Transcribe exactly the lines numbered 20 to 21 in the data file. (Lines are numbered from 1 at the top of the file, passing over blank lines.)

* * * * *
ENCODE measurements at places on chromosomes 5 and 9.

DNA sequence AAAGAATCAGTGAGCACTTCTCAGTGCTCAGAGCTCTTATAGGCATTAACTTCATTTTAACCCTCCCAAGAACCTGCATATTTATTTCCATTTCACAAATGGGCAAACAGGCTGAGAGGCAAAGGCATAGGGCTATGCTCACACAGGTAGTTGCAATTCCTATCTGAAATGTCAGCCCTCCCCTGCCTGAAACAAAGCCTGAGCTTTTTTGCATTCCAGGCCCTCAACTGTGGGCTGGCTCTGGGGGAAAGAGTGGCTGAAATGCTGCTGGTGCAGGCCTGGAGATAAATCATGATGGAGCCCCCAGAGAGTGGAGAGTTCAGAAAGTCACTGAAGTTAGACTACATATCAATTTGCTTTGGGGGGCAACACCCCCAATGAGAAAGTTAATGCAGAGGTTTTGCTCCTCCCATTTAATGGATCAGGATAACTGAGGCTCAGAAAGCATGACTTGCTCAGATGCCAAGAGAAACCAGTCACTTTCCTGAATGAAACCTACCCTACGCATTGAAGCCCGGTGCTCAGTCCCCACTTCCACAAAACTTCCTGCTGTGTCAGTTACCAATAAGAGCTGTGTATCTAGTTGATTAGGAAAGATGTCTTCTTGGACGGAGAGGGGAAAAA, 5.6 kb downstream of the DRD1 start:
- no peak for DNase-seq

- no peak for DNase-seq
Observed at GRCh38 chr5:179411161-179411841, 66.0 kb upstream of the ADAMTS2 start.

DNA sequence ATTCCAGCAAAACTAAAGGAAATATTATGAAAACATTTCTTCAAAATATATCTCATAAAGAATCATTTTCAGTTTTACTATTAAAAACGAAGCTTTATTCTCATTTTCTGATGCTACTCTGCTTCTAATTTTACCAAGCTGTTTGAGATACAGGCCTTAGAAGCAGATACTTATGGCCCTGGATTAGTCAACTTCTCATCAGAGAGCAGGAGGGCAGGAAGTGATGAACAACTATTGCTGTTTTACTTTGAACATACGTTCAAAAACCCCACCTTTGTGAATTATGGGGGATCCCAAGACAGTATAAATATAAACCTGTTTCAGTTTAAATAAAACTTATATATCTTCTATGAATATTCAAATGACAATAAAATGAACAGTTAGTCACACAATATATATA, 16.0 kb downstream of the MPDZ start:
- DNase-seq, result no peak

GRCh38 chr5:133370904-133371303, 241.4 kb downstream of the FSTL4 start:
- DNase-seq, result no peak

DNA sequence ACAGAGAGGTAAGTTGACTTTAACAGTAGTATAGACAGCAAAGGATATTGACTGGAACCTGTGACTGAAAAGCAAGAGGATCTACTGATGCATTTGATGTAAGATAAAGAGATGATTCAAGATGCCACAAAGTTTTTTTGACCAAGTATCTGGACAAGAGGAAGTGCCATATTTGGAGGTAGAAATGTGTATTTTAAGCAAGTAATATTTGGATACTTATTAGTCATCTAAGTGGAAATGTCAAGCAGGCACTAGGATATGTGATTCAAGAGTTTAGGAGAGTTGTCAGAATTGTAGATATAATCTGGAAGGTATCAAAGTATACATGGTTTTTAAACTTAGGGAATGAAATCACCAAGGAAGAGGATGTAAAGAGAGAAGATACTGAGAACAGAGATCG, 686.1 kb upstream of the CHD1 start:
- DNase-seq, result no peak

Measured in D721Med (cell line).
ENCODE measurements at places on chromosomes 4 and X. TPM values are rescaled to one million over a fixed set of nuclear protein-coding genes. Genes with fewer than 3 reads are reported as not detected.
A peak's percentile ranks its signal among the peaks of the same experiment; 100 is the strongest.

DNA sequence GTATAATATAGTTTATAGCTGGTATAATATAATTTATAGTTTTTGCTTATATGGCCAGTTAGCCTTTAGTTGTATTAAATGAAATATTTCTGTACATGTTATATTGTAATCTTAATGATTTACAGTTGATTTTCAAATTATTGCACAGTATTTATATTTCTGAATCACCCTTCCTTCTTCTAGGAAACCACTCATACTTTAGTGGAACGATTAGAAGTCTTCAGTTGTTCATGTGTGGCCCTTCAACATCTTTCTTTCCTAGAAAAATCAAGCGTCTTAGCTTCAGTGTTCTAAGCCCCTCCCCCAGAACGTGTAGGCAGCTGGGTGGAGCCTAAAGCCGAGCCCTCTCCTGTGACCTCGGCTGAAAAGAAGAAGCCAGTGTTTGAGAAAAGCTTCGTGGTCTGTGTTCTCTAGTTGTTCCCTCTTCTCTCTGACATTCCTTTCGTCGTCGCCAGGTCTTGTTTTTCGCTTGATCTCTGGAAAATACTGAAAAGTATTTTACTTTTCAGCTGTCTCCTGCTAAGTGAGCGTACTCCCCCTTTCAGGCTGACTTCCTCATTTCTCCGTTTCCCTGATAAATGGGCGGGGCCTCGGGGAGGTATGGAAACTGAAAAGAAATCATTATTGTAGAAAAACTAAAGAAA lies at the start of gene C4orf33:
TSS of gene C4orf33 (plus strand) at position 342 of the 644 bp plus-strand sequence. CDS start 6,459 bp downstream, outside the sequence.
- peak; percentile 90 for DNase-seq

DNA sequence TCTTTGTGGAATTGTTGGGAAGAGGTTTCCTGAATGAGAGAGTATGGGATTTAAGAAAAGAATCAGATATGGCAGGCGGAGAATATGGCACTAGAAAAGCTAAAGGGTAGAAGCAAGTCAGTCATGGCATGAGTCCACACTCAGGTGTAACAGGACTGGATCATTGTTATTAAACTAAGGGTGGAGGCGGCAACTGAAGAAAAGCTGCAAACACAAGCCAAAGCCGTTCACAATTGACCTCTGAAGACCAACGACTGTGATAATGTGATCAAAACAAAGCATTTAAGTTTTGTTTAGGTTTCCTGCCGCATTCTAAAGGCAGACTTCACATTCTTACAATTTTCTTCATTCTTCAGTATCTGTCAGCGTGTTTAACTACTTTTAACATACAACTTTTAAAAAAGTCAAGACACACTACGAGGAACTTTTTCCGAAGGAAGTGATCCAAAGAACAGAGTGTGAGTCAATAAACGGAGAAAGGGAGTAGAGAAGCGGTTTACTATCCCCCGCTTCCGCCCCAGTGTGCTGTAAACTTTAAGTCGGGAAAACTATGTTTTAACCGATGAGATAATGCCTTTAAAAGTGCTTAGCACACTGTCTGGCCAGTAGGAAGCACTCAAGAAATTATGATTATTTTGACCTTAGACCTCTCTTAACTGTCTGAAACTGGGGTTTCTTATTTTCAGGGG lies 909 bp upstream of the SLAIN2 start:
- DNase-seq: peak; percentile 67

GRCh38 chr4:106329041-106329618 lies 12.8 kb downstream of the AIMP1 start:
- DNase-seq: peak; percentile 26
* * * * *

GRCh38 chr4:106329041-106329618 lies 12.8 kb downstream of the AIMP1 start:
- DNase-seq: peak; percentile 26